The effect of RNA2 mutation DR7 on recombination of Brome mosaic virus RNA3
Schnizlein, Matthew K., 1994--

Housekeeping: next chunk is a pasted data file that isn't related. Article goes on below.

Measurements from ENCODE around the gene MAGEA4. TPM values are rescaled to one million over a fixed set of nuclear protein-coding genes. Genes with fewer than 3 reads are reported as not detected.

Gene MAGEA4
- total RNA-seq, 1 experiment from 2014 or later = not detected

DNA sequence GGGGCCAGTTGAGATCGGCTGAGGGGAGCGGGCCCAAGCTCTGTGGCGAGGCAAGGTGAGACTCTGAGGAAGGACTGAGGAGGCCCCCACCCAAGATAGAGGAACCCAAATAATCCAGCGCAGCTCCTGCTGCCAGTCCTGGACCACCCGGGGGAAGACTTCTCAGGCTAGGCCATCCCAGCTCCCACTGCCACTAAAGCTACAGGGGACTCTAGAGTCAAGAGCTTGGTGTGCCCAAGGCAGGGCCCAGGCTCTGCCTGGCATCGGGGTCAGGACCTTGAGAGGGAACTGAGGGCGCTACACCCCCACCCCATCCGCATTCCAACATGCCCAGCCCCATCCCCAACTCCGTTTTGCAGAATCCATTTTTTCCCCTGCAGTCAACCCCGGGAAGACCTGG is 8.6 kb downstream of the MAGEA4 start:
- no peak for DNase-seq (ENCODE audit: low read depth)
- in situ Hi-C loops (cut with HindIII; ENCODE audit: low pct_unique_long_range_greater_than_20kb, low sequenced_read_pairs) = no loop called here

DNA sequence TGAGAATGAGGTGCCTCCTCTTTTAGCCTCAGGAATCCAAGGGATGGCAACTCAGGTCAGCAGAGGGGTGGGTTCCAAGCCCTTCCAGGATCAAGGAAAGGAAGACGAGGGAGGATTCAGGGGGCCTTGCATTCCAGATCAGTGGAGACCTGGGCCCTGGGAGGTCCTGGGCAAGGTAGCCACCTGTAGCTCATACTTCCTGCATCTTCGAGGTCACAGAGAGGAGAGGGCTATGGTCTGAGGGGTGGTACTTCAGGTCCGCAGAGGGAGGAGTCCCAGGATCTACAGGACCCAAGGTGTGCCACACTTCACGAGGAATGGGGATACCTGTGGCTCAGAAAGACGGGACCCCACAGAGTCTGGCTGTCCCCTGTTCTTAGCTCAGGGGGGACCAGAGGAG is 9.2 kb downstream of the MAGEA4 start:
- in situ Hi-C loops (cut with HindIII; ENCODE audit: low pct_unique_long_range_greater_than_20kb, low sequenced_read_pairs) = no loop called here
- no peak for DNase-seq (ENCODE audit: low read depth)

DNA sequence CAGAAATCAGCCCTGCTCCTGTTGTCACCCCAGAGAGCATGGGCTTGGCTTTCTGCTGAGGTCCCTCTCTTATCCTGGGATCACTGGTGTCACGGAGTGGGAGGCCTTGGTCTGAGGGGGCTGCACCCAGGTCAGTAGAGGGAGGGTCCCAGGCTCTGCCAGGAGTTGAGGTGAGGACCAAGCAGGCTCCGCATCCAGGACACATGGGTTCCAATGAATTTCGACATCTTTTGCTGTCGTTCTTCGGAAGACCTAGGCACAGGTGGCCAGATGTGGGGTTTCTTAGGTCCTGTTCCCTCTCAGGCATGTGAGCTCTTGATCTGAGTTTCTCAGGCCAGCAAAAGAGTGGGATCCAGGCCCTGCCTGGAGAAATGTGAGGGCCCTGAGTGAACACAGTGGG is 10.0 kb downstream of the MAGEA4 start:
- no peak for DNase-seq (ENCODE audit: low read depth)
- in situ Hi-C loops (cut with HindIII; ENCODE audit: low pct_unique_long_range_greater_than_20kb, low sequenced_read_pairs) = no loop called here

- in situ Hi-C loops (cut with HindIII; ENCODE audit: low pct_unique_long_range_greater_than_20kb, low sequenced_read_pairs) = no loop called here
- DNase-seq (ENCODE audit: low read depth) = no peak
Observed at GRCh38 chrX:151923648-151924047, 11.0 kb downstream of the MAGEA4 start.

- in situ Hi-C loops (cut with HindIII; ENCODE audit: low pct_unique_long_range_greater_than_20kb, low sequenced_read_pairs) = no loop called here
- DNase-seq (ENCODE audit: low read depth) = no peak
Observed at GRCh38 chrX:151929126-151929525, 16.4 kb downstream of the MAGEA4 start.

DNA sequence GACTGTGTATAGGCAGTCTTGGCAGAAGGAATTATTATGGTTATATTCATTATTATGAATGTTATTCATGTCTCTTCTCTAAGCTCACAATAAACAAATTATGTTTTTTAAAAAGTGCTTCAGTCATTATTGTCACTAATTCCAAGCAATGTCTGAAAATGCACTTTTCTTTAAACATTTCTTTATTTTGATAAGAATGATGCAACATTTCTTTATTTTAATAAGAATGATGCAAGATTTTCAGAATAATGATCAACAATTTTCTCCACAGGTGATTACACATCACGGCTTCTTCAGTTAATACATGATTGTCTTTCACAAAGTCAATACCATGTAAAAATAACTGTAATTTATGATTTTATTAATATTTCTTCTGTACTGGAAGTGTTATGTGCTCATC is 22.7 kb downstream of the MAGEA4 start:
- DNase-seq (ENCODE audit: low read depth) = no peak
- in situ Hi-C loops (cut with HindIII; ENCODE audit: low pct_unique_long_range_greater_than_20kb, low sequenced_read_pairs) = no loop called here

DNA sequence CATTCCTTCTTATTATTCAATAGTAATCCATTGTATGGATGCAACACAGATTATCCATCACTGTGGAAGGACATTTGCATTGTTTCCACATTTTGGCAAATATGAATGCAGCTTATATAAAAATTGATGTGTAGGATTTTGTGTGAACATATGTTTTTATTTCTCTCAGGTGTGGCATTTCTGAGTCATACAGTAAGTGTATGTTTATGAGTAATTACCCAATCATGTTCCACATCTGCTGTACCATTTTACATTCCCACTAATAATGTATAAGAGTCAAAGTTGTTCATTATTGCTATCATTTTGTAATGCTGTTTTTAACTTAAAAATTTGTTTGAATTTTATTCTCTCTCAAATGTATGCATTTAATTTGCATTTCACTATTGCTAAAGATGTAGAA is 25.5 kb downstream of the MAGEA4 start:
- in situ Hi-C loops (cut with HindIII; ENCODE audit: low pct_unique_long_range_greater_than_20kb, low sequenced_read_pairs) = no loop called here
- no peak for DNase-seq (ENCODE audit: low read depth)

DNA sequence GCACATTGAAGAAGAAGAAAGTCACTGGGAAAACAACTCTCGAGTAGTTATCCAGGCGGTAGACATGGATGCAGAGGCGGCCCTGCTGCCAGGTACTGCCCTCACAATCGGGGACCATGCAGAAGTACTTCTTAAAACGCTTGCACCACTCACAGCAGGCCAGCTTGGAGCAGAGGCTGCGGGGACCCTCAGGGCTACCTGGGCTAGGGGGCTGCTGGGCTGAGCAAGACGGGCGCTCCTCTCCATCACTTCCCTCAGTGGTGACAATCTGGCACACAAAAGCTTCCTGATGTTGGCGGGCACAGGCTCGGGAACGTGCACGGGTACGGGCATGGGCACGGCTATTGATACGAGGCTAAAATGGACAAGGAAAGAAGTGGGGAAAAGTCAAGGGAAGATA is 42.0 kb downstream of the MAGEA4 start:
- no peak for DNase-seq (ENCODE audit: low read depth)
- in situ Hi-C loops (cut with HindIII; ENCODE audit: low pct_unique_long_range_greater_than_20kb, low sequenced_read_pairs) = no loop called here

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Brome mosaic virus (BMV) is a positive-sense, single-stranded RNA virus that infects plants throughout the world, including barley, tobacco, and wheat. Although this virus is not known for its ability to cause widespread crop damage, researchers frequently utilize BMV to understand more about other RNA viruses, such as human immunodeficiency virus. RNA2 of BMV’s tripartite genome contains a sequence that is thought to be responsible for regulating recombination of RNA3. Currently, there are no studies investigating this function in the Nicotiana benthamiana plant model. Thus, determining how the RNA-dependent RNA polymerase of RNA2 influences recombination in this model will increase understanding of this important mechanism of viral fitness and evolution. A mutation (DR7) was induced in RNA2 and cloned into Agrobacterium tumefaciens. Following agro-infiltration into N. benthamiana, total RNA was extracted and RT-PCR was used to amplify BMV RNA3. Although viral RNA could not be amplified, this project demonstrated the importance of plant age in the infection cycle of BMV.